We tend to think of time poverty as a feature of modern life. I was curious that George Eliot, writing in the middle of the 19th century, looked back to Henry Fielding’s time, a good hundred years earlier, noting that time, in his time, was more abundant.
Striking too is that this quotation, selected months ago, has worked its way to the front of the post queue at a time when millions of people are enjoying a period of enforced leisure for public health reasons. While some will be assailed by worries of economic fall out or of loved ones, I hope that many will stay both financially and physically healthy and be in a position to savour the spaciousness of time-fat afternoons and slow ticking evenings.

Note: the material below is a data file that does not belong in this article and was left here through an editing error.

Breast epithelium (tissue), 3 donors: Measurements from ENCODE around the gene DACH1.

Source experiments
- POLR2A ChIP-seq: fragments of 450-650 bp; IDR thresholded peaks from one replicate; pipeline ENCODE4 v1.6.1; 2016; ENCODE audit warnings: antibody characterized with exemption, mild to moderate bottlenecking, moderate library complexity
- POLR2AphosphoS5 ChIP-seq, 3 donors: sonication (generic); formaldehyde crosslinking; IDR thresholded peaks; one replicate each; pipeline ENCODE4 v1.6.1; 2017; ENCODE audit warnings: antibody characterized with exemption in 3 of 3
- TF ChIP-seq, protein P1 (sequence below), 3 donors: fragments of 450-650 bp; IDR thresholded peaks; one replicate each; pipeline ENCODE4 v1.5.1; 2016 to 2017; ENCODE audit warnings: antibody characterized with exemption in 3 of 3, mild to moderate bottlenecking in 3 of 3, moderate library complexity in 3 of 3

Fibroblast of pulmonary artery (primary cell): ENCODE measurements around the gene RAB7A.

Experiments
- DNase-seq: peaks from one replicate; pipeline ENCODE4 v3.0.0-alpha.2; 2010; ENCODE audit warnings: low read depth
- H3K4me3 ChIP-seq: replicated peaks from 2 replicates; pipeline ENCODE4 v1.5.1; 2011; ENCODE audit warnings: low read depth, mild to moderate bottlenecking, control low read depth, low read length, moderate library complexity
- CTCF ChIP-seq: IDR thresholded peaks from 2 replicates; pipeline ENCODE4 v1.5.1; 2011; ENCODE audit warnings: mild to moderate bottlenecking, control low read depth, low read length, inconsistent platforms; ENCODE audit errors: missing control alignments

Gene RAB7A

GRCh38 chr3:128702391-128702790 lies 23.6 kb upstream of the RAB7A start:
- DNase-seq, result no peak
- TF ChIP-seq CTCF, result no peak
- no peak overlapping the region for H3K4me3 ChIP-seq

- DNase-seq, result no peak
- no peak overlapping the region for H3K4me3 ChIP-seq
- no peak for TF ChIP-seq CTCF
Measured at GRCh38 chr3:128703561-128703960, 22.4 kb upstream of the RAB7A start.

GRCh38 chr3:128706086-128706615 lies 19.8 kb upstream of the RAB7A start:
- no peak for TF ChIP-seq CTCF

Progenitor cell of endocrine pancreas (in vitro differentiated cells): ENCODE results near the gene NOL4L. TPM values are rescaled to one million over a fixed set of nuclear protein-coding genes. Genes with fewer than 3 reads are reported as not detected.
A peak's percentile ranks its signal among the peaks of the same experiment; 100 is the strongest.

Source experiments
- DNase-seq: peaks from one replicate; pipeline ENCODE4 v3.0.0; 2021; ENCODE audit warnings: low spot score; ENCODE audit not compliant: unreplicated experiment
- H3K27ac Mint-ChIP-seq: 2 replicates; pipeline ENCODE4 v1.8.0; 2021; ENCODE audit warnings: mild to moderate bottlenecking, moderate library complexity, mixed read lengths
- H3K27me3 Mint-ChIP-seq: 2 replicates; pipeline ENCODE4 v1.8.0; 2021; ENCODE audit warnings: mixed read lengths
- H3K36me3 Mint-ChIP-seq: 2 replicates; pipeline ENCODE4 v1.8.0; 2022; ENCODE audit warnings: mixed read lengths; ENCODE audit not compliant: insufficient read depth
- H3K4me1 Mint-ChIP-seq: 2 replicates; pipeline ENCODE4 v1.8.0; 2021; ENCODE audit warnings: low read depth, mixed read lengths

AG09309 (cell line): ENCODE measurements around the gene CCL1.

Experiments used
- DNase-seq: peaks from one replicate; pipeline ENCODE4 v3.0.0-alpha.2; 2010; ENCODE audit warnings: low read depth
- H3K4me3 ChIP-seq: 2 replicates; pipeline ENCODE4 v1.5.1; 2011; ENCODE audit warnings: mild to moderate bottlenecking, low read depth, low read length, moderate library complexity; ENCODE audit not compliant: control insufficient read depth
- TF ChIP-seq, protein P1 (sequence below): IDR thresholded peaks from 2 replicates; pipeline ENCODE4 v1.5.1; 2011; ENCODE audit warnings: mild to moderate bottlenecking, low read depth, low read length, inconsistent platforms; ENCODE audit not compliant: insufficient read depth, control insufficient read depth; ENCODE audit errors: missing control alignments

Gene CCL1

‘But Fielding lived when the days were longer (for time, like money, is measured by our needs), when summer afternoons were spacious, and the clock ticked slowly in the winter evenings.’
Source: George Eliot, Middlemarch (London: Oxford University Press, 1973), p. 147
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